Church of St Hedwig in Dąbrowa

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On a steep hill in the vicinity of the old mansion park stands the church of St Hedwig, surrounded by a circle of old oaks. Its history dates back to the year 1600. Founded by Kasper Kottulinski von Jeltsch, the church was originally a Protestant church, but in 1654 it was converted into a Roman Catholic church. Built with brick on a stone base, the building underwent several renovations and remodellings over the centuries. Some works were supervised by Hasenwinkel, a masonry master from Namysłów. In 1892, the old wooden steeple was replaced with a masonry one. In 1906, the roof was reconstructed: new girders were added, and the shingles were replaced with roof tiles.

The most interesting piece of interior furnishing of the church is the Baroque main altar, estimated to have been built in 1700, with sculptures depicting King David and an unknown bishop. Other interesting elements include a mid-18th-century font that is shaped like an angel carrying a goblet, a side altar, and a pulpit decorated with a sculpture of God the Father on its canopy. There are also two Late Renaissance stalls dating back to around 1600, and 18th-century pews.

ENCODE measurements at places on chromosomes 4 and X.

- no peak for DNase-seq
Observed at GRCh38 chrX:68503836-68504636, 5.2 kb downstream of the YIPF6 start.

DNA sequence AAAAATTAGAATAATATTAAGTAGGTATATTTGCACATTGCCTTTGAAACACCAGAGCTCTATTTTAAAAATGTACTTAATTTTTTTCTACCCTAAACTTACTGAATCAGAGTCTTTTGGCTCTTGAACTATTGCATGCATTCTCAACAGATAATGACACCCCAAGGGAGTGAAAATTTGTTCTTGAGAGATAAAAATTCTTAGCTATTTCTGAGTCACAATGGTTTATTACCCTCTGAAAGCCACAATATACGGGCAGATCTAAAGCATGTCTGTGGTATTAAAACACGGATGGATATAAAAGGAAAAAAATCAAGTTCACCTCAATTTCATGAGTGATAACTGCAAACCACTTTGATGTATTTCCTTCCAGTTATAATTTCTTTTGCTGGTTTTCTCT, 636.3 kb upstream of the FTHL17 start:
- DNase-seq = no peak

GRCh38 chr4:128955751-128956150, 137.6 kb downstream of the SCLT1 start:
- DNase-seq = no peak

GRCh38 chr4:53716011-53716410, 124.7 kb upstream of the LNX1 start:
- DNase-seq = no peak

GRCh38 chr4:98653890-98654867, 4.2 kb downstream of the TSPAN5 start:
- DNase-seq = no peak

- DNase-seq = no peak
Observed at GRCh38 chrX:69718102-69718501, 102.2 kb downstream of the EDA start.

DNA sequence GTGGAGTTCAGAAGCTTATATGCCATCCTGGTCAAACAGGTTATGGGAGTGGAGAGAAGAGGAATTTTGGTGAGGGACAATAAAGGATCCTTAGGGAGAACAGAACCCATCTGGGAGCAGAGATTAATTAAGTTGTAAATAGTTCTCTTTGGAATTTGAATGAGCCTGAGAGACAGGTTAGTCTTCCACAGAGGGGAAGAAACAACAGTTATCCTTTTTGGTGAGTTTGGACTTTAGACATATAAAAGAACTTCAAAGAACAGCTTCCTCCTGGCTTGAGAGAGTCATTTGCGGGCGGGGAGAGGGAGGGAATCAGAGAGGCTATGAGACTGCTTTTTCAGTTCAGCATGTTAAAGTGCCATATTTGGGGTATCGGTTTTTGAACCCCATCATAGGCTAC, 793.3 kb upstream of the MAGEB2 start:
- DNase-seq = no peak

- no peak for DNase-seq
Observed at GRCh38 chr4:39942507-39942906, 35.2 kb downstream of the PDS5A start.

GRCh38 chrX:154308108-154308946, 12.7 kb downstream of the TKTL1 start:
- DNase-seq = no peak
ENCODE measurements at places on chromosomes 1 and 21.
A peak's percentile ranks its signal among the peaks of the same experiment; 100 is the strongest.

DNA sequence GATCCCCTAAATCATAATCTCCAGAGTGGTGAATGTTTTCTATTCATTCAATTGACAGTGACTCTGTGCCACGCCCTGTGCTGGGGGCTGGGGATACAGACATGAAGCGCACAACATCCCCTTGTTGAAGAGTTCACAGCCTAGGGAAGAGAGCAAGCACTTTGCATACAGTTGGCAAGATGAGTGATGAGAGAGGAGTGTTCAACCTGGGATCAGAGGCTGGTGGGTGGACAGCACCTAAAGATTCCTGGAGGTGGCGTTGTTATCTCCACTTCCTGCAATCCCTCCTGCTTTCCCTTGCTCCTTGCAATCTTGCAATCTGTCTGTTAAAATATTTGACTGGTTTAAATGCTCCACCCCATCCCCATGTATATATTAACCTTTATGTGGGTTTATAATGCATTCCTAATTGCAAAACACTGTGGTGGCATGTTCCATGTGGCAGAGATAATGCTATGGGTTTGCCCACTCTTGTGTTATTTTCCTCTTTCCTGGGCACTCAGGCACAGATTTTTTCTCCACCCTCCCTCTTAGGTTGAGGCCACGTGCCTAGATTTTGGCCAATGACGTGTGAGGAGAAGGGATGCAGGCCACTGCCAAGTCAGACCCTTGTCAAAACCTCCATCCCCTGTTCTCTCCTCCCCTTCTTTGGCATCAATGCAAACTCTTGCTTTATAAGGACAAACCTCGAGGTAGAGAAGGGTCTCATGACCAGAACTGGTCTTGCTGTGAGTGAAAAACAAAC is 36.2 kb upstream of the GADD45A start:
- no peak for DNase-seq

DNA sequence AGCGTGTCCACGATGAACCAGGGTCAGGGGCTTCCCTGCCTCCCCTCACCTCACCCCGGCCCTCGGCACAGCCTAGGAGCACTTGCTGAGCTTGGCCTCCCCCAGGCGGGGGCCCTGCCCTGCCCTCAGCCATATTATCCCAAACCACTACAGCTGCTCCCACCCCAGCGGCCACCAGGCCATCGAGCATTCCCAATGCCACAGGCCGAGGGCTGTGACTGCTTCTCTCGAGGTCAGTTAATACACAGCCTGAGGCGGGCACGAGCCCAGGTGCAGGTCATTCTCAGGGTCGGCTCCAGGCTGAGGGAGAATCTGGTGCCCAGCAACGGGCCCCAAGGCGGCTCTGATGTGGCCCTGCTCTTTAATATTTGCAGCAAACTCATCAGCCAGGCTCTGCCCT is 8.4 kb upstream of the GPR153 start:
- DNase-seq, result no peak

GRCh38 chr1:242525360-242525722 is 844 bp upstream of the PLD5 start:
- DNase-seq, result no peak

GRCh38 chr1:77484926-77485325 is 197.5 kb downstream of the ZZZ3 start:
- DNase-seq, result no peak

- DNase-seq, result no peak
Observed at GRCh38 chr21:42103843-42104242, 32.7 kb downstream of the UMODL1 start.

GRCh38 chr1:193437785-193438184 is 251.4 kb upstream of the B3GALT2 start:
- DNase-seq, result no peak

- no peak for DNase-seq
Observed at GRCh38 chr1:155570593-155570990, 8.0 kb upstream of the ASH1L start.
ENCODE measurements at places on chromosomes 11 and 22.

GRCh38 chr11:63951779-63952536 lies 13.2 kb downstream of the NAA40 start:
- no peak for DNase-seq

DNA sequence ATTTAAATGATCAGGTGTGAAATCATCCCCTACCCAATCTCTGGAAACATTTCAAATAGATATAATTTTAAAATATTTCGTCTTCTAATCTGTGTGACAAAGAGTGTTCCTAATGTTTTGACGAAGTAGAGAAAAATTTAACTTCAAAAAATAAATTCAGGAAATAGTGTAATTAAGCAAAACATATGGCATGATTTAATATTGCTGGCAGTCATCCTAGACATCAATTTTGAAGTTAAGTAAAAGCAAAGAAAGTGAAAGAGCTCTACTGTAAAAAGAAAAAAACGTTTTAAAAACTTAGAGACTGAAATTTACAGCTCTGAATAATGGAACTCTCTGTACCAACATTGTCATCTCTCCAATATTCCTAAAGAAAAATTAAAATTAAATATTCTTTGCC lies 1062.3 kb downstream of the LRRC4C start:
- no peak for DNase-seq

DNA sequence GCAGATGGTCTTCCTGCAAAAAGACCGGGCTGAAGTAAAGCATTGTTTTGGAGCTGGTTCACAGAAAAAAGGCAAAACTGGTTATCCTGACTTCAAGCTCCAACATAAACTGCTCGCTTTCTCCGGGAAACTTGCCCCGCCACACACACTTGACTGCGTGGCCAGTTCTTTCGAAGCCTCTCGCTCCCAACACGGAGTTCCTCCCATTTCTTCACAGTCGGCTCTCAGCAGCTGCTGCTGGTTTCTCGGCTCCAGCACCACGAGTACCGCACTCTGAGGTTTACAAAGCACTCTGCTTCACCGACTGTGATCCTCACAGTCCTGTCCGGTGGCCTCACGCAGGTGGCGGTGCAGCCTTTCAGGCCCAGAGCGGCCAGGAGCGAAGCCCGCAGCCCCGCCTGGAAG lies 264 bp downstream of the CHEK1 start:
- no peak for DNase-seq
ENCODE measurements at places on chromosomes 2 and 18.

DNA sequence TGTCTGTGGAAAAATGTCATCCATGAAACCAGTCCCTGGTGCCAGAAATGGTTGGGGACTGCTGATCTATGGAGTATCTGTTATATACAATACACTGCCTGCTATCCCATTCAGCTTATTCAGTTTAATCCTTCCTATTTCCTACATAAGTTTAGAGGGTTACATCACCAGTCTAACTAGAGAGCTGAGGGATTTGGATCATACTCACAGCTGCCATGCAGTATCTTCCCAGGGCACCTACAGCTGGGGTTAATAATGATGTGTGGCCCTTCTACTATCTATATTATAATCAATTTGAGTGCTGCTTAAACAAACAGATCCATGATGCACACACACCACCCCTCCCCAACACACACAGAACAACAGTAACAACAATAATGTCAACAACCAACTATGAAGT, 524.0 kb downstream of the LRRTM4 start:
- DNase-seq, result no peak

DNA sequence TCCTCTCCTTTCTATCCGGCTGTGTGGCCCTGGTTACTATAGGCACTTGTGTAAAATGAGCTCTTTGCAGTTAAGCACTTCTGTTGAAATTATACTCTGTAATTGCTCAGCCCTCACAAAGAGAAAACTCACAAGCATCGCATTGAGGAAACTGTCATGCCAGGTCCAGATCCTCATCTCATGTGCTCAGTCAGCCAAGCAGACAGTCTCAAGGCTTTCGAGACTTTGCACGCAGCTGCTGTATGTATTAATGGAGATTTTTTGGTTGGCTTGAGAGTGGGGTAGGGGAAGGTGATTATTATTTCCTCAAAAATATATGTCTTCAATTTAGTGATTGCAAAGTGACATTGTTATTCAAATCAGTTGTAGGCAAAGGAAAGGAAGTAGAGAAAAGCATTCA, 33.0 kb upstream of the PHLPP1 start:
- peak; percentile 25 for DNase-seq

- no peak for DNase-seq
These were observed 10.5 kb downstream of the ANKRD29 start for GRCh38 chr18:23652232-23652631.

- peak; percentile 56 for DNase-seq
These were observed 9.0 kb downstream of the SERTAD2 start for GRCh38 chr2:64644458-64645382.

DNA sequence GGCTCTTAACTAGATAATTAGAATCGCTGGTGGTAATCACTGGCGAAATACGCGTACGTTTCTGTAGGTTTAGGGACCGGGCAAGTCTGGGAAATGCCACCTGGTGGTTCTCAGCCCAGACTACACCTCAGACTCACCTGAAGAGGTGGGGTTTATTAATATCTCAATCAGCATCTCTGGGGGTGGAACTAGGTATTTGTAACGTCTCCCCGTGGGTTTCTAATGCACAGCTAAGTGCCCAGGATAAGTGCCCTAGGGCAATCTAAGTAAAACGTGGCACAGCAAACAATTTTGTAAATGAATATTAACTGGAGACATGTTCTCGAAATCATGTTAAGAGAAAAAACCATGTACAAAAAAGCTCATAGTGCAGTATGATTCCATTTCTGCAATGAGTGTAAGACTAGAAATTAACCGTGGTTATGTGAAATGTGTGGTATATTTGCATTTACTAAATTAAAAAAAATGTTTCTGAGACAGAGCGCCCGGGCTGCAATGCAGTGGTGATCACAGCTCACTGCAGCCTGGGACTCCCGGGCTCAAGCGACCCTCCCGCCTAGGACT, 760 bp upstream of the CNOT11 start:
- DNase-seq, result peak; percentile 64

In the church cemetery, there used to be the mid-19th-century cast-iron tombstone of Victor and Wilhelmina von Spiegel, shaped like a triangular pedestal crowned with an urn; however, the tombstone was stolen.

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